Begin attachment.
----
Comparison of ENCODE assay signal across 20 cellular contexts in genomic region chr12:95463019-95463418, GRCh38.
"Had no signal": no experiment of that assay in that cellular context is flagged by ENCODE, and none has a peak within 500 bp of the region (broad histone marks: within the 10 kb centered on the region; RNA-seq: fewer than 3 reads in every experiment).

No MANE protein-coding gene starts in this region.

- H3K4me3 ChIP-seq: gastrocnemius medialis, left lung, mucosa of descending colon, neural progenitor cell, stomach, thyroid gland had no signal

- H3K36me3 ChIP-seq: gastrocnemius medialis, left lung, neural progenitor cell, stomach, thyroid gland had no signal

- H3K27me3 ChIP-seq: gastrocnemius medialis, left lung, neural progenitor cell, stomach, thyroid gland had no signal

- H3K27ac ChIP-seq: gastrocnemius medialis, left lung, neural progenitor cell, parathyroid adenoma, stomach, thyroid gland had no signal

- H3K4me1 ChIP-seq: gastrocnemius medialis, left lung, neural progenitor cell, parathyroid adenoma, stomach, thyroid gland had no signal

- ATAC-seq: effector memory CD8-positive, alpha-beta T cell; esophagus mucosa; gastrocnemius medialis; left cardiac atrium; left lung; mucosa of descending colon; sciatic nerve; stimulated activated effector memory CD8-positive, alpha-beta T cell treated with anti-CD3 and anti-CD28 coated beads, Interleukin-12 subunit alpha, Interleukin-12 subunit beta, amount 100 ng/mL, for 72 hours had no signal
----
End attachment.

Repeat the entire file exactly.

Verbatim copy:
Comparison of ENCODE assay signal across 20 cellular contexts in genomic region chr12:95463019-95463418, GRCh38.
"Had no signal": no experiment of that assay in that cellular context is flagged by ENCODE, and none has a peak within 500 bp of the region (broad histone marks: within the 10 kb centered on the region; RNA-seq: fewer than 3 reads in every experiment).

No MANE protein-coding gene starts in this region.

- H3K4me3 ChIP-seq: gastrocnemius medialis, left lung, mucosa of descending colon, neural progenitor cell, stomach, thyroid gland had no signal

- H3K36me3 ChIP-seq: gastrocnemius medialis, left lung, neural progenitor cell, stomach, thyroid gland had no signal

- H3K27me3 ChIP-seq: gastrocnemius medialis, left lung, neural progenitor cell, stomach, thyroid gland had no signal

- H3K27ac ChIP-seq: gastrocnemius medialis, left lung, neural progenitor cell, parathyroid adenoma, stomach, thyroid gland had no signal

- H3K4me1 ChIP-seq: gastrocnemius medialis, left lung, neural progenitor cell, parathyroid adenoma, stomach, thyroid gland had no signal

- ATAC-seq: effector memory CD8-positive, alpha-beta T cell; esophagus mucosa; gastrocnemius medialis; left cardiac atrium; left lung; mucosa of descending colon; sciatic nerve; stimulated activated effector memory CD8-positive, alpha-beta T cell treated with anti-CD3 and anti-CD28 coated beads, Interleukin-12 subunit alpha, Interleukin-12 subunit beta, amount 100 ng/mL, for 72 hours had no signal